Divining the short-term impact of the coronavirus outbreak on energy prices is tricky because of the multiple factors involved. Here’s a hint: it’s not good.
Last week’s hypothetical barrel at Mont Belvieu, Texas, fell to its lowest point in 21 weeks. Ethane and propane broke out of multiweek slumps, but comparisons to the same weeks in 2019—down 61.4% for ethane and down 42.5% for propane—are not encouraging.
The 2019 Novel Coronavirus outbreak is part of a global package deal of downers: Libyan oil production is down to about 204,000 barrels per day (bbl/d), compared to about 1.2 million bbl/d in 2011 prior to the country’s civil war, Bloomberg reported; while China buys no LNG from the U.S., it is the world’s biggest importer and the virus-related reduction in purchases will make it tougher for U.S. exporters to compete; and this winter’s polar vortex, which carried hopes to help power a surge in natural gas demand, has been MIA.
Cheniere Energy Inc. executive Corey Grindal bemoaned the lack of cold weather Feb. 5 at the NAPE Global Business Conference in Houston.
“If you would have asked me at the beginning of the winter, ‘what are the chances that southeast Asia, continental Europe and the United States all have warmer or significantly warmer-than-normal winters?,’ I would have given it a less than 1% chance,” Grindal said.
The impact will be slower growth as the world absorbs the LNG produced for cold weather that didn’t materialize, he said. But he noted the trend toward additional worldwide demand and said, “I do think the best thing to cure low prices is low prices.”
The most immediate hit from the coronavirus derives from China’s self-imposed quarantine. Air travel is extremely limited, meaning global demand for jet fuel is suddenly sharply decreased, which affects demand for the oil that is refined to produce it.
“A prolonged outbreak will certainly reduce demand for crude, particularly for jet fuel, but to what extent is still unknown,” EnVantage Inc. said in a report. EnVantage cited Platts Analytics scenarios of a 2.6 million bbl/d drop in demand for February and 2 million bbl/d cut in March. Best-case scenarios are 900,000 bbl/d in February and 650,000 bbl/d in March. Platts assumes that the virus impact will be short-lived and not extend beyond March.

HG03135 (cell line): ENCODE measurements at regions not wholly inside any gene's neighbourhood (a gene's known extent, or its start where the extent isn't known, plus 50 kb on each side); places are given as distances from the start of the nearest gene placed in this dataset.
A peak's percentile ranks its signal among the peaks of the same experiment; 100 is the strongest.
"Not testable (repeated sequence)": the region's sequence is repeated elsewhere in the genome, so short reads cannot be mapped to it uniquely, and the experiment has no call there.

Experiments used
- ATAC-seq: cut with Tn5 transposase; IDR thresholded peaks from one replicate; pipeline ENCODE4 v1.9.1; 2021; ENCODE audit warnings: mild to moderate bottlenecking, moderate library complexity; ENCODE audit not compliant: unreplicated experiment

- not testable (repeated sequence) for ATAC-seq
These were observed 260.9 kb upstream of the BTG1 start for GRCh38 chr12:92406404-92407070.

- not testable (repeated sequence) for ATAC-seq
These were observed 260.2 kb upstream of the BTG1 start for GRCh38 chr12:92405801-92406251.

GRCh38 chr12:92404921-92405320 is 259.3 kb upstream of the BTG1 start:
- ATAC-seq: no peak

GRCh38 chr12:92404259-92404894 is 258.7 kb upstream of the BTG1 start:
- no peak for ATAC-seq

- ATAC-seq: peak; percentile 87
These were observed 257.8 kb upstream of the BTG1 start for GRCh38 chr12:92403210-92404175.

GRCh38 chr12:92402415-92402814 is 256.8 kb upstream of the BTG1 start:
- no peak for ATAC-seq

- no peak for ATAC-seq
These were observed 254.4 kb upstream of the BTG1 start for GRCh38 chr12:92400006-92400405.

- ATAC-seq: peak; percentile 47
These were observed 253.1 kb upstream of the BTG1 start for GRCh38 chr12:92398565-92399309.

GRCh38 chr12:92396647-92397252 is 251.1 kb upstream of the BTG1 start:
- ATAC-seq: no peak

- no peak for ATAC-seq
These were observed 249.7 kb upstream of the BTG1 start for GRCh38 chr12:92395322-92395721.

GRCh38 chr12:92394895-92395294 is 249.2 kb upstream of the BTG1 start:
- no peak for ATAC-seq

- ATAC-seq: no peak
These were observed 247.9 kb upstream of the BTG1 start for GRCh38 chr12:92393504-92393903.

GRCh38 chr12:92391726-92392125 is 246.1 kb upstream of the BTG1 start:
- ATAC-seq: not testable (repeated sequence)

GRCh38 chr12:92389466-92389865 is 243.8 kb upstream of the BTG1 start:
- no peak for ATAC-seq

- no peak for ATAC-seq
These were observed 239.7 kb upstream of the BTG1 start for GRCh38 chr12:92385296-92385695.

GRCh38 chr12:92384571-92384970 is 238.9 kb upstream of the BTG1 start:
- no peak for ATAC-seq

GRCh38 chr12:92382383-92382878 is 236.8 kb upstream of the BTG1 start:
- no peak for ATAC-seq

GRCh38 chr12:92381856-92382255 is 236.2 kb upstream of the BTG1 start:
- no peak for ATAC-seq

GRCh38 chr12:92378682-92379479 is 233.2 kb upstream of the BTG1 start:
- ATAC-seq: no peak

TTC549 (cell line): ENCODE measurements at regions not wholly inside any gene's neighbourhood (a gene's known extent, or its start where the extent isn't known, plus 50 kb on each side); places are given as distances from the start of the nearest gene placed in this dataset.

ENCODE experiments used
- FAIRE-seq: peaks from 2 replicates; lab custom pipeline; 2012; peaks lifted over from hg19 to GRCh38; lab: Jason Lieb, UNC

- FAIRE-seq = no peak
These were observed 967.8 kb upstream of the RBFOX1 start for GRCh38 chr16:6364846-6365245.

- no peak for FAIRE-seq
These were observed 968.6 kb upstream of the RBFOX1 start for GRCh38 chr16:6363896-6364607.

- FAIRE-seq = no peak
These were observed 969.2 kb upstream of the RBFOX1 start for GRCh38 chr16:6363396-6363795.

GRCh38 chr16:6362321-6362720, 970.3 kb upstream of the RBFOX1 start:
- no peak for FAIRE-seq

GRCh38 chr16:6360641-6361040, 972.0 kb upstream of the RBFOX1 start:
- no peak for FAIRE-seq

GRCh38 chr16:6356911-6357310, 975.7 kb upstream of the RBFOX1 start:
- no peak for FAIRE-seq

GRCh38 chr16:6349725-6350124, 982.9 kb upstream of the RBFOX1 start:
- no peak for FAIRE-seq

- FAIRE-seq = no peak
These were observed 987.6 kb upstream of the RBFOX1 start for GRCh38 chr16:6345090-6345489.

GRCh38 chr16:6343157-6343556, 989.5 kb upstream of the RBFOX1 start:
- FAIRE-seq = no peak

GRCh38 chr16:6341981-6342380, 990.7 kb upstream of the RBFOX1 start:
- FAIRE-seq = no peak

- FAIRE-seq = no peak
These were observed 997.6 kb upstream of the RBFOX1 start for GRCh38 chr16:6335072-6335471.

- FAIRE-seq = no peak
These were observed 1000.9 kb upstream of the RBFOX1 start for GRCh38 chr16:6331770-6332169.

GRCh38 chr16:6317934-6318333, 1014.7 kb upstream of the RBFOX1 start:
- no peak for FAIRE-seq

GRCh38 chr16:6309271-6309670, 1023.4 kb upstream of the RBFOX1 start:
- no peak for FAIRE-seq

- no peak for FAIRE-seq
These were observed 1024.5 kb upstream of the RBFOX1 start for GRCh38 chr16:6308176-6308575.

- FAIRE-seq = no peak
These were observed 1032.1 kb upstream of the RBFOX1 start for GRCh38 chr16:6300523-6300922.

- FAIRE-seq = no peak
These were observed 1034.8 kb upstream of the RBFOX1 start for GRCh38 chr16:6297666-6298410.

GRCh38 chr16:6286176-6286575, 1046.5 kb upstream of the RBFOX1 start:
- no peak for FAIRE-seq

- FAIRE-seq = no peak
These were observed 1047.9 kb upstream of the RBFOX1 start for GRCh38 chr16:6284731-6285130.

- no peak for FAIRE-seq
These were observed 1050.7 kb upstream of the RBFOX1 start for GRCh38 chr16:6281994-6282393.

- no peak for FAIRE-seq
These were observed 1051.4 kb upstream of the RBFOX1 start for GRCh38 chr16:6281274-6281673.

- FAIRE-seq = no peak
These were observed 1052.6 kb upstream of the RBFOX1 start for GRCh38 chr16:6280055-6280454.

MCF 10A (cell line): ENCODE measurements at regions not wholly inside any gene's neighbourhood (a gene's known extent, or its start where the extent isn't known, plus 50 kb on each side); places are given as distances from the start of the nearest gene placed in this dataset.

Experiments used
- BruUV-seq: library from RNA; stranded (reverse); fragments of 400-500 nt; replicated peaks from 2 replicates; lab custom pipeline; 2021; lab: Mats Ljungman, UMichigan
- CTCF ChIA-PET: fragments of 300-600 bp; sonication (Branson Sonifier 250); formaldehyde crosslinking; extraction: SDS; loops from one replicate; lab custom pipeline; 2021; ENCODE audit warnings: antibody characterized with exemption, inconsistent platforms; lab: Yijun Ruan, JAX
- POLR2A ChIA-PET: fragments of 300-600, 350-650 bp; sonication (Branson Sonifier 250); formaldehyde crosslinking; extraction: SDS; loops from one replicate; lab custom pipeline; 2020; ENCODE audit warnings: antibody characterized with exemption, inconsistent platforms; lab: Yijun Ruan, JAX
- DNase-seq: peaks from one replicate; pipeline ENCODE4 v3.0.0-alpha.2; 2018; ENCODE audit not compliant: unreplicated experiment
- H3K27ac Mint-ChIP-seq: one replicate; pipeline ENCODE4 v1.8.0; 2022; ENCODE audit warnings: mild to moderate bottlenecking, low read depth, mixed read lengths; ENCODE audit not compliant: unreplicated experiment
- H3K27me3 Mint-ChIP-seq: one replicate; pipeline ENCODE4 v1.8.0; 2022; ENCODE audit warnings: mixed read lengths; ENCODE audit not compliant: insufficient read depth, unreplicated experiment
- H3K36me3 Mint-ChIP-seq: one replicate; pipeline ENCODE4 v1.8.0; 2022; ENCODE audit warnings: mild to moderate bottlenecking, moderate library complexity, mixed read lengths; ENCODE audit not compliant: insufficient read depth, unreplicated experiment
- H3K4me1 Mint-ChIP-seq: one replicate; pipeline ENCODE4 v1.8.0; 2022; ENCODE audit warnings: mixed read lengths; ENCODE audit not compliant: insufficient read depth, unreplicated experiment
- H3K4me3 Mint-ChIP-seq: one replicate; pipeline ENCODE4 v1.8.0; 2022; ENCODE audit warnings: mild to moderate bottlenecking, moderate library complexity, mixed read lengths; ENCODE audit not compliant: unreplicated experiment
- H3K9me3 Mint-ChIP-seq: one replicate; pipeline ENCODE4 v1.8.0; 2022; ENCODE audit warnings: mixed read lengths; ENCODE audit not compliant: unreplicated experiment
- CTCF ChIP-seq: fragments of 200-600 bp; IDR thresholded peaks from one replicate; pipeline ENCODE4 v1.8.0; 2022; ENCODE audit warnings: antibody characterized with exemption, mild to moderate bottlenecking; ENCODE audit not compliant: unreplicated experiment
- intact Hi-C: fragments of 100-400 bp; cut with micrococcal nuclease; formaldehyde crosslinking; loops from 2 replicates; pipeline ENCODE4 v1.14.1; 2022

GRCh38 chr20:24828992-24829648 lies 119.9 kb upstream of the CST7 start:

In the meantime, natural gas prices are struggling mightily as both domestic and international inventories are at very high levels. The U.S. benchmark Henry Hub price slumped to a 12-month low of $1.82 per million British thermal units (MMBtu) on Feb. 3, which compared to the JKM (Japan Korea Marker) price of $3.73/MMBtu, as reported by Tellurian Inc. That’s not much of a spread to cover shipping costs.
Forward prices are so low that shut-ins at Gulf Coast LNG export facilities now seem viable, said Edmund Siau, a Singapore-based analyst with FGE. Siau told Bloomberg “there is usually a lead time before a cargo can be canceled, and we expect actual supply curtailments to start happening in summer.”
EnVantage said it expects the drilling slowdown to balance the market over the long term, but the shift toward DUCs is offsetting the slowdown in the near term.
While ethane and propane enjoyed somewhat wider spreads last week—with Mont Belvieu ethane moving back into the positive—heavy NGL dipped both in price and the spread, despite the lower gas prices. In coming weeks, EnVantage said, the price of normal butane should continue to drop.
“Cracking demand should drop as ethylene producers switch to propane,” the analysts said. “Gasoline blending demand for n-butane will end as refiners to switch to producing summer grade gasoline earlier than usual to capture higher margins.”
In the week ended Jan. 31, storage of natural gas in the Lower 48 experienced a decrease of 137 billion cubic feet (Bcf), the U.S. Energy Information Administration (EIA) reported, compared to the S&P Global Platts expectation of 126 Bcf. The EIA figure resulted in a total of 2.609 trillion cubic feet (Tcf). That is 30.8% above the 1.994 Tcf figure at the same time in 2019 and 8.3% above the five-year average of 2.41 Tcf.
2022-09-23 - The acquisition of Midcoast’s East Texas business and Align Midstream was announced by Momentum Midstream alongside a new natural gas gathering and carbon capture project in the Haynesville Shale.
2022-07-12 - Waste heat for the projects will come off the back of compressor stations from the Rockies Express Pipeline—one of the largest natural gas pipelines in the U.S.
2022-08-15 - Contract to deliver more than 2 million MMBtu per year of RNG with deliveries expected to commence in October 2023.
2022-08-11 - Jenbacher Ready-for-H2 engines will operate on blend of landfill gas and hydrogen-rich waste fuel, producing renewable power.
2022-08-16 - A new clean energy hub in the Appalachian area would generate new jobs, stimulate economic growth and reduce carbon emissions.